Excerpt from A Place Called Winter by Patrick Gale, plus links to reviews, author biography & more

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A Place Called Winter

by Patrick Gale

A Place Called Winter by Patrick Gale X
A Place Called Winter by Patrick Gale
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    Mar 2016, 384 pages

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Book Reviewed by:
Davida Chazan
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"Yes, thank you, Doctor. Mr. Ormshaw."

"I'm Gideon, here, Harry. Now, let's see…" He glanced at his pocket watch. "At ten o'clock please come to my study."

Breakfast was spread out on the sideboard in a sequence of steaming dishes. "No meat or alcohol here," Mabel told him in a murmur. "Gideon believes they are destabilizing."

"Thank God for coffee," Bruno added. She noticed that Harry was standing, staring. "Are you all right?" she asked.

"Do…do…"

She watched kindly as he stammered. "Take your time," she murmured.

"Do we help ourselves?" he asked at last.

"Yes."

"And…where are the attendants?"

"Bless you, there are no attendants here."

They were informal to the extent of serving themselves and sitting where they chose. To his surprise, the Indian woman and the Negro had joined them. Unsurprisingly, they each ate alone. One of the men was a nervous giggler. Mabel was a person who chatted even when no one was talking to her. It made him wonder what she was like when there was no company to animate her. Bruno hung on her every word, clearly an abject slave, but was constantly passed over by Mabel, who seemed to regard mere female attention as cheap currency.

With their tidy spring suits and small touches of elegance, a silk handkerchief here, a pocket watch there, the men clustered at one end of a table reminded him of something. It was only as he watched them roll their napkins at breakfast's end that he realized it was the gentlemen of the Gaiety chorus. In London. A lifetime ago.

Each resident was assigned a napkin ring of a different design. Harry's had a pattern of ivy leaves. Feeling the heavy white damask between his fingers, he struggled to remember the last time he had used a napkin.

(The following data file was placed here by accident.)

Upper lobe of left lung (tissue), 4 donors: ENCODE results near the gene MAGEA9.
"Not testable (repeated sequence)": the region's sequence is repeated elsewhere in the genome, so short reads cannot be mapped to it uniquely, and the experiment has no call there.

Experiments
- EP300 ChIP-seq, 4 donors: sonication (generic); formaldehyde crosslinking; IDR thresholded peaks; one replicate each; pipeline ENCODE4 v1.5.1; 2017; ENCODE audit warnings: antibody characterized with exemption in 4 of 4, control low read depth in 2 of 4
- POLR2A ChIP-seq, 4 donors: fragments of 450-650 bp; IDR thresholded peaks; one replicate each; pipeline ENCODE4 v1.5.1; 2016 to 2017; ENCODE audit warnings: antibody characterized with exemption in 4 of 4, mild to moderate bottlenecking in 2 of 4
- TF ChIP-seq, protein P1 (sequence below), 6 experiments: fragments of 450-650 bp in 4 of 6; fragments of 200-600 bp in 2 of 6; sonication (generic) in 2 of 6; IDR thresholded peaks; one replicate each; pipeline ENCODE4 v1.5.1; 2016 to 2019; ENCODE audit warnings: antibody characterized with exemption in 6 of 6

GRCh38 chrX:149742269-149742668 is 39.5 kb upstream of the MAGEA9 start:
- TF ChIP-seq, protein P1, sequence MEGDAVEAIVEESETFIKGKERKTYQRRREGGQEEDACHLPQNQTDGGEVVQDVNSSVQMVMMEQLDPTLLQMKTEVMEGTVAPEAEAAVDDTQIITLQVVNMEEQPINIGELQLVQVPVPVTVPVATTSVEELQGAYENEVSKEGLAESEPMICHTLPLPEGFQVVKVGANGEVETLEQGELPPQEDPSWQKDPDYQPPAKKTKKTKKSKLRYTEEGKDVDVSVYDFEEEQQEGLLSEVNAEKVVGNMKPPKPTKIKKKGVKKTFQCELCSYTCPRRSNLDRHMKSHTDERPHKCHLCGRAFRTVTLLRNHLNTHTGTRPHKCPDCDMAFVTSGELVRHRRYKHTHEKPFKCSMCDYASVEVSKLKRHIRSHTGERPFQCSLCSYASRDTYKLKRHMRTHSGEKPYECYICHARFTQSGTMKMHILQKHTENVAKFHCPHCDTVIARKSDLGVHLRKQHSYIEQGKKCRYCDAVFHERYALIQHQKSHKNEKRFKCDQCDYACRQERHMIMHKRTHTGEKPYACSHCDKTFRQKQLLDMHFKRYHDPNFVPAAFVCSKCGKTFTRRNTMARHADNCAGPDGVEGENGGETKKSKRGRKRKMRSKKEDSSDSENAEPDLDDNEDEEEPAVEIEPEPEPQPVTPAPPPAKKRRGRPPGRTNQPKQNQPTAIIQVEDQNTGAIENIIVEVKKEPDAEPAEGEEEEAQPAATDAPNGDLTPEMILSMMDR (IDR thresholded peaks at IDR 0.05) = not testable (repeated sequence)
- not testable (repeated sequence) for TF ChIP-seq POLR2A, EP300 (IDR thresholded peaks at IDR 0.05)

"A far cry from the snakepit, isn't it?" one of the men said, watching him, and was shushed by Mabel.

"We don't speak of such places here," she said, then turned a kind face on Harry. "Gideon believes in the healing power of civilized touches," she said.

Both black man and Indian had left the room without his noticing. Emerging on to the terrace, after hot breakfast rolls as soft and pale as infancy, he saw that the man was at work in the garden already, tidying the path edges with a spade and tossing the trimmings into a barrow. Perhaps Mr. Ormshaw was a socialist as well as a Quaker, to have patients dine with his servants.

A small macaw had been set out on a perch to enjoy the sun. It was discreetly shackled to its post, he saw. It waved its wings in greeting as he emerged, displaying feathers so bright they scorched the eye, before picking a nut from its little bowl and falling to preening. For the second time since waking, Harry was overwhelmed by the clarity and beauty of it all and felt he might cry.

"Look but don't touch," Bruno said behind him. "Gideon took him on when he bit a girl's finger clean in two. We all have our unspeakable pasts here…" And she made him a kind of salute with her fingertips before striding down the steps and off through the grounds with the air of one taking a constitutional.

There was a piercing whistle from across the valley and he saw the steam from a train making its way through the trees and caught a flash of its paintwork. The sight sent a painful shudder through him which he felt briefly distort his face. A cuckoo clock, surely chosen in irony, was chirping ten in the hall as their host stepped out to find him.

"This way, Harry," he said.

For all the informality, Gideon had not eaten breakfast with them. Perhaps, despite his socialism, he found the maintenance of a certain distance useful? He led the way through the library, where several residents were reading or writing, out into a sort of conservatory and into his consulting room on the far side, which stuck out from one corner of the house so as to command a fine view of the river.

Excerpted from A Place Called Winter by Patrick Gale. Copyright © 2016 by Patrick Gale. Excerpted by permission of Grand Central Publishing. All rights reserved. No part of this excerpt may be reproduced or reprinted without permission in writing from the publisher.

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